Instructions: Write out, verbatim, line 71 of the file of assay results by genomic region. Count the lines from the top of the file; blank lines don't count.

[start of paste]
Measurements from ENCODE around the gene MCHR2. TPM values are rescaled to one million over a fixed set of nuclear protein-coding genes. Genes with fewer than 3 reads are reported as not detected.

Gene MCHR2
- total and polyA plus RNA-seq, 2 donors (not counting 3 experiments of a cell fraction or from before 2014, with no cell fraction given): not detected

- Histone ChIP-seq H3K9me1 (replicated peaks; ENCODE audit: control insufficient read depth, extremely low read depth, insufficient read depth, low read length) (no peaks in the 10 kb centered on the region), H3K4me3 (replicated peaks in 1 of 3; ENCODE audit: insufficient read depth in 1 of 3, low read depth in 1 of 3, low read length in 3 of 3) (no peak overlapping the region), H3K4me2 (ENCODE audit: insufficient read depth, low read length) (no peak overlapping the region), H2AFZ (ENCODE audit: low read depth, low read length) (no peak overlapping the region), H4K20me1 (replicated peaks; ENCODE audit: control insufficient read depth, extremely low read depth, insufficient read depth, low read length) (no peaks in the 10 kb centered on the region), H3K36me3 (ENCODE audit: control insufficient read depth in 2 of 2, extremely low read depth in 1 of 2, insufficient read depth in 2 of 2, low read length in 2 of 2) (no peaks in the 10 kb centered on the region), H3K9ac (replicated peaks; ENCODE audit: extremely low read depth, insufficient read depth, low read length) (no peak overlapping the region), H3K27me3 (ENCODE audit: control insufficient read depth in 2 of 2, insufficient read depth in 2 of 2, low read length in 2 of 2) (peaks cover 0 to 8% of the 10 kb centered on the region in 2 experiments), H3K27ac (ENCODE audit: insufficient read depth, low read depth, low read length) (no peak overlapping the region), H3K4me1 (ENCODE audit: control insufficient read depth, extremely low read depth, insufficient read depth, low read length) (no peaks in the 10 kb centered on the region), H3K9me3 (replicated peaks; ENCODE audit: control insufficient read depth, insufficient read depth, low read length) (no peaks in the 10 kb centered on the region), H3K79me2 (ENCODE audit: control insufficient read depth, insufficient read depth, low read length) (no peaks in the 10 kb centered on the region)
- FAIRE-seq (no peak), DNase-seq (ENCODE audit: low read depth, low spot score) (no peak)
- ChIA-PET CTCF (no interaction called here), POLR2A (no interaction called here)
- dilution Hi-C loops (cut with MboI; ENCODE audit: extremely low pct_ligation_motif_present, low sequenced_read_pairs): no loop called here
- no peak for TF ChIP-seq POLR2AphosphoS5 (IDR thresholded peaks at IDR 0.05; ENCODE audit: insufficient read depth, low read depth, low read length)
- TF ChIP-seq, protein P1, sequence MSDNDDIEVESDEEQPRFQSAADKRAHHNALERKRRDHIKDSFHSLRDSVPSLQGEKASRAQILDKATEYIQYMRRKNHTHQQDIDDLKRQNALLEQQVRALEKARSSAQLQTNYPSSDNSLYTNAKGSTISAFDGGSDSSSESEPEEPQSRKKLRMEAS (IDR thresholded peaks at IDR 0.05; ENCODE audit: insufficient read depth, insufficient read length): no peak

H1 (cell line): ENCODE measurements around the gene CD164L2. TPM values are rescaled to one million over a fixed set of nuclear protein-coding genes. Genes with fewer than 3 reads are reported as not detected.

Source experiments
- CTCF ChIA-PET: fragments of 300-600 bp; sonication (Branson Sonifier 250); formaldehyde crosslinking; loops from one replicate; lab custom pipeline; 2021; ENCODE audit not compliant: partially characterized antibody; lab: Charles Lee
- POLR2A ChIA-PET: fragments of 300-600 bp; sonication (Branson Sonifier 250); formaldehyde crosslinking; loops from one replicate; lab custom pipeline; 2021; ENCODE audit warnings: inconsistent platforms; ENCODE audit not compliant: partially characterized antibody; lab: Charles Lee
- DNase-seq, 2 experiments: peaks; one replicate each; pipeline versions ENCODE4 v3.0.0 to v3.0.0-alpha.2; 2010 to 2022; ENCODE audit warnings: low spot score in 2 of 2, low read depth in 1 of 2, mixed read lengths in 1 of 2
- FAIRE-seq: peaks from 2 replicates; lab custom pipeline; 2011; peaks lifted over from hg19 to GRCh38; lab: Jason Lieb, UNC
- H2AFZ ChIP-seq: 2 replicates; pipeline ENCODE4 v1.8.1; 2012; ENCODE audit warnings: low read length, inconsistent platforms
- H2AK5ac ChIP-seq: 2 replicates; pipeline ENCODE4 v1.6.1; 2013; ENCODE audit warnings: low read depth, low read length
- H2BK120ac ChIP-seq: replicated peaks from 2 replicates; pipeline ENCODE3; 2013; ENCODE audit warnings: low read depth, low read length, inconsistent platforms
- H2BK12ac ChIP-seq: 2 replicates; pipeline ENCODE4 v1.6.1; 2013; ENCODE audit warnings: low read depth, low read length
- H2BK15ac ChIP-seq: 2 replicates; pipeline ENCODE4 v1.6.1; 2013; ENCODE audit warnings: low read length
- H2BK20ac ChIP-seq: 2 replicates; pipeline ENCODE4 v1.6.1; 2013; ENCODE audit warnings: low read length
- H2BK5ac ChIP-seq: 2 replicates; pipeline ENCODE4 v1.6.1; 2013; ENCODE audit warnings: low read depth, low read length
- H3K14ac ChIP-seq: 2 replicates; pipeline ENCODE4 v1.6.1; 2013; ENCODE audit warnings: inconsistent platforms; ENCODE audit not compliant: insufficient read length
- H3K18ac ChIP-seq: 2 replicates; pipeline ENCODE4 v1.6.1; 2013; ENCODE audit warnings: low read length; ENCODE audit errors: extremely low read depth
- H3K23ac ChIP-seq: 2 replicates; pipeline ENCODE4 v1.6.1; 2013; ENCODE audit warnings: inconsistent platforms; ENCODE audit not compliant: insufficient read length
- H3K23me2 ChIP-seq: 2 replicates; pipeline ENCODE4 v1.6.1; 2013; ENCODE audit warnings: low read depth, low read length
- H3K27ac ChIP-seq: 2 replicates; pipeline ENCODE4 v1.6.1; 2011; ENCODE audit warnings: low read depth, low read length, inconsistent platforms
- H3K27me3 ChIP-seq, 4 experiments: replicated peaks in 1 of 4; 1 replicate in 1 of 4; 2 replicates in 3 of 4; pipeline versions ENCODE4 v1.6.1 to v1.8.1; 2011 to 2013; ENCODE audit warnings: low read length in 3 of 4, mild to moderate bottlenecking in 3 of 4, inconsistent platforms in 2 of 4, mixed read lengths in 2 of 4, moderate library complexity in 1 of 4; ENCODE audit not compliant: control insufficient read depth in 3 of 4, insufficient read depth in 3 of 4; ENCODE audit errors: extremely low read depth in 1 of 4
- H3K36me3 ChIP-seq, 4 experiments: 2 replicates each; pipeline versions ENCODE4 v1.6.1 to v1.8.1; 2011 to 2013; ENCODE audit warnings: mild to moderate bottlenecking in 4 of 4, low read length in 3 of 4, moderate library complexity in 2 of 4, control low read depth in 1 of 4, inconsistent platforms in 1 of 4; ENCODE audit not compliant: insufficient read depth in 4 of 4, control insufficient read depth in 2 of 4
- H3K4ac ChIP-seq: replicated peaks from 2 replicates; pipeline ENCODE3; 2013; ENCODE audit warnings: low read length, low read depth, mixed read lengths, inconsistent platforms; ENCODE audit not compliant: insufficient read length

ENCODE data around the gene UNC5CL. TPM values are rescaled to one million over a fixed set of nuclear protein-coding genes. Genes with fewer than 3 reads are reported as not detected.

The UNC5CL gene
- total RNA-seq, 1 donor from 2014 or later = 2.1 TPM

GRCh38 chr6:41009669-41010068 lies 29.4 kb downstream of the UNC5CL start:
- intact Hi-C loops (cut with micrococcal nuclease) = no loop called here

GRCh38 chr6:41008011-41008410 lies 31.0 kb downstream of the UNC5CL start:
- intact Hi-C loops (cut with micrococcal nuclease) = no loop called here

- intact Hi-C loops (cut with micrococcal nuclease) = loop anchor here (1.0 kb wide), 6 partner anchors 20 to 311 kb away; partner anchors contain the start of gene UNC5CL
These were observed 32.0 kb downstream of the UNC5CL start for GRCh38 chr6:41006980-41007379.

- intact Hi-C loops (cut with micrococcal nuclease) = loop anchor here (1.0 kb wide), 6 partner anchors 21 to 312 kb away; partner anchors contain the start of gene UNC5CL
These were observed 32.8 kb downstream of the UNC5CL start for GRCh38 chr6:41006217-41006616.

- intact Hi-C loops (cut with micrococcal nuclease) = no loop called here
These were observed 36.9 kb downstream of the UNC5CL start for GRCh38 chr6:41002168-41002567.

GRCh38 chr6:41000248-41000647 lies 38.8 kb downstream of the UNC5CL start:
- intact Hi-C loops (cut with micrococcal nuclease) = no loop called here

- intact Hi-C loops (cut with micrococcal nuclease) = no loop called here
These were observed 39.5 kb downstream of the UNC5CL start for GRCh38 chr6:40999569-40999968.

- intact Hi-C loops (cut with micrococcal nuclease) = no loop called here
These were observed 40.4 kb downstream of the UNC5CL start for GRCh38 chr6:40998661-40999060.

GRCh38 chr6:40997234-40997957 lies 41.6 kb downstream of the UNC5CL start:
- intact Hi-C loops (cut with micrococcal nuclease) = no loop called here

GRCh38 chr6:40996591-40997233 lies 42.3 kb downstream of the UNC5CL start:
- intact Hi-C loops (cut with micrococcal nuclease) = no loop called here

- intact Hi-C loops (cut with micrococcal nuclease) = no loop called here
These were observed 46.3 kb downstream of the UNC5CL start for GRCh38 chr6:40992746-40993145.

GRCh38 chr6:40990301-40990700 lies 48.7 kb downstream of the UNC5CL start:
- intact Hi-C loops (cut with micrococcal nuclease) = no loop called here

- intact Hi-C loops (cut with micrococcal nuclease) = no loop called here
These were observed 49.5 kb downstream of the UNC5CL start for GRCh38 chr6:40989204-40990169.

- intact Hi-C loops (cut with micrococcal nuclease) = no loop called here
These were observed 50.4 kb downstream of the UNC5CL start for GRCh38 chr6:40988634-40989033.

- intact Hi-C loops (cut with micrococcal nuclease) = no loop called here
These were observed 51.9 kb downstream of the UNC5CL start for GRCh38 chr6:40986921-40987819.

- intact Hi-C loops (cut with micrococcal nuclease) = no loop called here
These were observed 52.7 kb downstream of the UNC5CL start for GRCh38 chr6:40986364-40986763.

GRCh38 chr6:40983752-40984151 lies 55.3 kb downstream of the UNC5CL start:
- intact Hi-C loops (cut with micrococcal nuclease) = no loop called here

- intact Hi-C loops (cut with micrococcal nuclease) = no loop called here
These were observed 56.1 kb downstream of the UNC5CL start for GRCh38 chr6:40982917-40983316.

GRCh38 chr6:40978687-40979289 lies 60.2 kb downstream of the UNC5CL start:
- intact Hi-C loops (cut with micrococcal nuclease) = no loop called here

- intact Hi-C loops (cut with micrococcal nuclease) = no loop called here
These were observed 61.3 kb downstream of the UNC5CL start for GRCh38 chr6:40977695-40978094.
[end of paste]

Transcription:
- intact Hi-C loops (cut with micrococcal nuclease) = no loop called here